Driving The Polaris General XP- First Ride Review Hot
Driving The Polaris General XP- First Ride Review
I am a sucker for a good all-around side-by-side. I am all for some “sport” in a side-by-side, but a good rec/utility is where it is at for my real world lifestyle. In recent years the line between a sport, recreation, and utility side-by-side has begun to blur with off-roaders wanting the power of a sport SxS, the ride of a recreation SxS, and a little utility SxS sprinkled into the mix. Guess what? I am here for that.
2021 Polaris General
12.25" Front Travel & 13.2" Rear Travel
12" Ground Clearance
No-one was more excited when Polaris introduced the General a handful of years back. It had the power of a 999cc 100hp engine, the ground-clearance and suspension travel of a RZR S, an appointed cab, tilting-bed, and actual doors! I thought I had found my personal ultimate side-by-side. Then I was able to get a General for several months. Yes, it had all those great features including real doors, but the ride was more on the Ranger side than the RZR side. Tackling trails, hauling, and open fire roads, the General absolutely shinned like a diamond, but throw rocky trails into the mix and the ride was on the rough side. Even after some suspension adjustment clicking, the ride was rough on real rocky trails. It was at that point I figured out the General was not my ultimate side-by-side after all. Enter the General XP.
2021 Polaris General XP
14" Front Travel & 14" Rear Travel
13.5" Ground Clearance
When Polaris rolled out the General XP I didn’t get it. Yes, a wider suspension with more travel should offer up a better ride, but would people who want a 64-inch wide side-by-side go for a General? Then, on a recent Polaris trip I was able to hop into a General XP. The result was not only a completely different view of the General in ah… general, but with a completely different view of the General XP.
Yes, there is a lot to like about the General XP. The cab with full half-doors is plush and extremely comfortable, complete with storage space everywhere. The engine is powerful at 100HP, and the tilting cargo bed on the back will haul 600lbs, but for me it is all about the suspension. The General XP has a width of 64-inches as compared to the General at 60-inches. Those four inches make a significant difference to the ride. Suspension travel is at 14-inches on all four corners with ground clearance coming in at 13.5 inches, which is an additional 1.5-inches compared to the General. The goodness of the General XP happens in all of these suspension numbers, and it was in all these suspension numbers that I had my “ah-haw” moment.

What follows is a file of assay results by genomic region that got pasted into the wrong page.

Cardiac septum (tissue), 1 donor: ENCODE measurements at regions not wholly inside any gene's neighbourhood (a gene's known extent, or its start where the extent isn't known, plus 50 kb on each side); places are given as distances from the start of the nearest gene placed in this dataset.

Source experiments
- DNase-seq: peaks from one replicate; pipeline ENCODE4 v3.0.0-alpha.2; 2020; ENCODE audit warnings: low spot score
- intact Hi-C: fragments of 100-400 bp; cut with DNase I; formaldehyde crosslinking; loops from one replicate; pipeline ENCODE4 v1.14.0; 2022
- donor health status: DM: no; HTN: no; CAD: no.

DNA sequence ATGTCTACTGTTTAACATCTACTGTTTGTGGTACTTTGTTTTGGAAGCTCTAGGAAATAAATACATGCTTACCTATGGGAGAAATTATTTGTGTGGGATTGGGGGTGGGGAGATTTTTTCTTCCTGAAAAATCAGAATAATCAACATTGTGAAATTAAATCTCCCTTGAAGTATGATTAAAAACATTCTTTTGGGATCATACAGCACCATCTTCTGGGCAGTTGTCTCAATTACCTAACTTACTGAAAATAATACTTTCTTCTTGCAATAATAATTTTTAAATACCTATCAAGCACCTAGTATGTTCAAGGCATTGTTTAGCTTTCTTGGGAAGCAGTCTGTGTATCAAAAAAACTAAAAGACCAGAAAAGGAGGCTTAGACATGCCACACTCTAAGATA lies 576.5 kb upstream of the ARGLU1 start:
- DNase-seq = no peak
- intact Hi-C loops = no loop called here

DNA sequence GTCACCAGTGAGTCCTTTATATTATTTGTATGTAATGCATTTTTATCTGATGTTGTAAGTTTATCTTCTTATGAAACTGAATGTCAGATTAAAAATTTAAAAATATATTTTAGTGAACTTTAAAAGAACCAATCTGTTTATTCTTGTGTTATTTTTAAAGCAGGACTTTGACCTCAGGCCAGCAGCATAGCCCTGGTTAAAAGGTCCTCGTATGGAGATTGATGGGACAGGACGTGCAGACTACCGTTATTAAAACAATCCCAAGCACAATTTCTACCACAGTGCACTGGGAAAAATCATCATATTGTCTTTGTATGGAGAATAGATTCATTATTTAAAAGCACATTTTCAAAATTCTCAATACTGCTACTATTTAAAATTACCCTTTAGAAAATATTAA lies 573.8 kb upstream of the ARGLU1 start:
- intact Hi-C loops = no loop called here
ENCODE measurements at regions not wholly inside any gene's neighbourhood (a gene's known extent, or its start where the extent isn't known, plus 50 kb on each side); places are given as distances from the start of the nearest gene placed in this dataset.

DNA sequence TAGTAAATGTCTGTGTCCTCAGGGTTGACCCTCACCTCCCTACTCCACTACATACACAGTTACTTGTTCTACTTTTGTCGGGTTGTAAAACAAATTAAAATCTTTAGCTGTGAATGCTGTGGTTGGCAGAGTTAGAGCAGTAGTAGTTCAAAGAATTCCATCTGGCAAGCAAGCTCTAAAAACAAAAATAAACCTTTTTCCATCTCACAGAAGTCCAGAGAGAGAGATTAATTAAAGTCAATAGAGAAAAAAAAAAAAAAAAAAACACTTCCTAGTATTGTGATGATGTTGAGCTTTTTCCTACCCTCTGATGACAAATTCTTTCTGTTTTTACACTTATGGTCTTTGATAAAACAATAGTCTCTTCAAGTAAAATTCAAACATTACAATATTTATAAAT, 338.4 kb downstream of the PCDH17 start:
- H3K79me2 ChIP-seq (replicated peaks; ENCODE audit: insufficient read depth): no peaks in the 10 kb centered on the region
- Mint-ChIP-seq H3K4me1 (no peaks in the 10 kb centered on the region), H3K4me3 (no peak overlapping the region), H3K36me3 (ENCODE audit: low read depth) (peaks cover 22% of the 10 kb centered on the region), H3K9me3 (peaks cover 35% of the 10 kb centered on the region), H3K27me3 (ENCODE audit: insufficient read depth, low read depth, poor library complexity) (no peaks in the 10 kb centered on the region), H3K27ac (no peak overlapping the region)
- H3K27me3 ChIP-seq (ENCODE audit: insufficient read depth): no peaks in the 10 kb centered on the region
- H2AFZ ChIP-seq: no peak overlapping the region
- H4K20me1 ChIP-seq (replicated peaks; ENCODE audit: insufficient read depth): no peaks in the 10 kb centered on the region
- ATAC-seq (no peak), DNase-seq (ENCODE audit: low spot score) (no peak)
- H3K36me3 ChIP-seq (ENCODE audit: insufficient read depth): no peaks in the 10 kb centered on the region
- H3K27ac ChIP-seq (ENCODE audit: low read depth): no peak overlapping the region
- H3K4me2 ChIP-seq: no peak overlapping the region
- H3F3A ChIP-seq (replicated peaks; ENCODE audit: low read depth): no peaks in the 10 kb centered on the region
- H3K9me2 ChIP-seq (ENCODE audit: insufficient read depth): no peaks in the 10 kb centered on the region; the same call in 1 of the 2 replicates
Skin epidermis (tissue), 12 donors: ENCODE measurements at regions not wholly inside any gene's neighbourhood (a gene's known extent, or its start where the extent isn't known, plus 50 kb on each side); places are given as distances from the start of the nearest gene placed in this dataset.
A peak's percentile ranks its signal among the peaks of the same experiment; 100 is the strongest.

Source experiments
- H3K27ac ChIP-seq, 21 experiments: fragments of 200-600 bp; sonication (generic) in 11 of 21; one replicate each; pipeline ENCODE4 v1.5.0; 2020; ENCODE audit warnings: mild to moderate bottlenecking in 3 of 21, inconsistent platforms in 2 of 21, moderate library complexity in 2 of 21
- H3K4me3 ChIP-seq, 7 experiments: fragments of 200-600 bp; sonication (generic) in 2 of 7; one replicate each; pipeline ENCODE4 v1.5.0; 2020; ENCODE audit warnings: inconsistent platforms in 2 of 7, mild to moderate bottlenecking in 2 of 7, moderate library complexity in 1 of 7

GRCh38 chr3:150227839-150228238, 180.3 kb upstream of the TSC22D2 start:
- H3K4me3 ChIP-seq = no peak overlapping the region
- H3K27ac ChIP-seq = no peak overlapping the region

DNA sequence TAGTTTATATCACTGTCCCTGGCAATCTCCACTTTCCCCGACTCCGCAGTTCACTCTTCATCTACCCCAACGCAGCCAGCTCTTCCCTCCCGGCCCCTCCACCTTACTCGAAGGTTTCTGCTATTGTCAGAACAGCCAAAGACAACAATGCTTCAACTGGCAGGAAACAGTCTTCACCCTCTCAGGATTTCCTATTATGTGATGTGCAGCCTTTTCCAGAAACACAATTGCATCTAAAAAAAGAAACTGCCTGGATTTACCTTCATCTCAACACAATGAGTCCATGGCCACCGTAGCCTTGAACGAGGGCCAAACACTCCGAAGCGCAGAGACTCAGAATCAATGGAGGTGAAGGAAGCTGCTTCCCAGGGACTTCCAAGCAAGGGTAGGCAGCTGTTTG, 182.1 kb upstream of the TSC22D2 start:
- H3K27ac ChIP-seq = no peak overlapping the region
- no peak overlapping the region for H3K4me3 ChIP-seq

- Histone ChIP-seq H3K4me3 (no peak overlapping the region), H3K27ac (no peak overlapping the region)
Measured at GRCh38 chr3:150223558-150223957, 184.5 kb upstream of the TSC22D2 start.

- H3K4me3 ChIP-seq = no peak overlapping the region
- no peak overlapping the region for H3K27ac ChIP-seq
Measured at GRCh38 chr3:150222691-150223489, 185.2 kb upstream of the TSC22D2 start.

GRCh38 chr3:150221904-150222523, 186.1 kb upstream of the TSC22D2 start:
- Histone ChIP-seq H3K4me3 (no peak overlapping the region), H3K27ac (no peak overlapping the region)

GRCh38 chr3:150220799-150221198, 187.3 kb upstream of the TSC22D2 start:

I dig the Matte Military Tan color, and I drove this exact General XP.
Getting behind the wheel was exactly what I remembered, but starting down the trail is where things changed for me. Very quickly after getting into the trails and hitting the very first trail whoop is where I crashed through into the reality of the General XP's ride being a different experience all together. The General XP glided over trail bumps with a completely different comfort level than my previous experience, as even hard hits to the suspension just disappeared into the ether rather than being transferred into the cab. The additional four-inches didn’t translate into the General XP feeling bulky on the trails. It was very nimble with turns seeming to happen very naturally between my turning the wheel, the vehicle responding smoothly, and the throttle being dialed into the engine’s power rather perfectly. The dance between the power, suspension, steering, and driver input was nothing short of impressive. Out in the open while following a RZR Pro XP, I was able to get into legit whoops while having my foot further down on the throttle. Even at 30 MPH the General XP took on decent whoops without getting out of sorts. Don’t get me wrong, I was not keeping up with a RZR Pro XP on the whoops, but the General XP stayed comfortable at higher speeds in whoops than I would have ever thought possible. Not only did the vehicle perform much better than I could have expected, but I had a bunch of fun and didn’t want to stop riding. That says a lot.
Both the balance of the vehicle and the ride are what I am most impressed with on the General XP.
The one thing I didn’t get to do in the General XP was tackle some real rocky trails, which takes me back to what I wasn't thrilled about in my first experiences with the General. I can easily say from my experience with the updated suspension on the General XP that it would do much better on the rocky trails with the additional suspension travel. Throughout my time aboard the General XP I was able to get a feel for how the suspension performs, and I have no doubt, and I mean none, that rocky terrain would be handled much more delicately than my past experience. It makes me happy to think the General XP might just be able to truly fulfill its roll in my mind as a a true all-around side-by-side which can handle both the rolls of sporty play and utility work.
In retrospect I am wowed by the fact the General XP seems to have struck such a balance in the way all of its systems come together for such a naturally feeling driving experience. My time aboard the General XP was a lot of fun, and I mean true smile-on-my-face fun. While my impression had been the General was more of a recreation/utility side-by-side, the General XP has redefined that for me to say it has more of a sport side to it, and that opens this vehicle up to many more possibilities of where it can excel. With that additional travel we can talk sand dunes, high speed desert roads, and even some rock crawling in Moab. All of this plus some fun trail exploration, hunting, and hauling around the ranch. It seems like the General XP is filling a niche in the market of actually performing like a jack-of-all-trades kind of sporty recreation/utility side-by-side, and that would be just fine with me.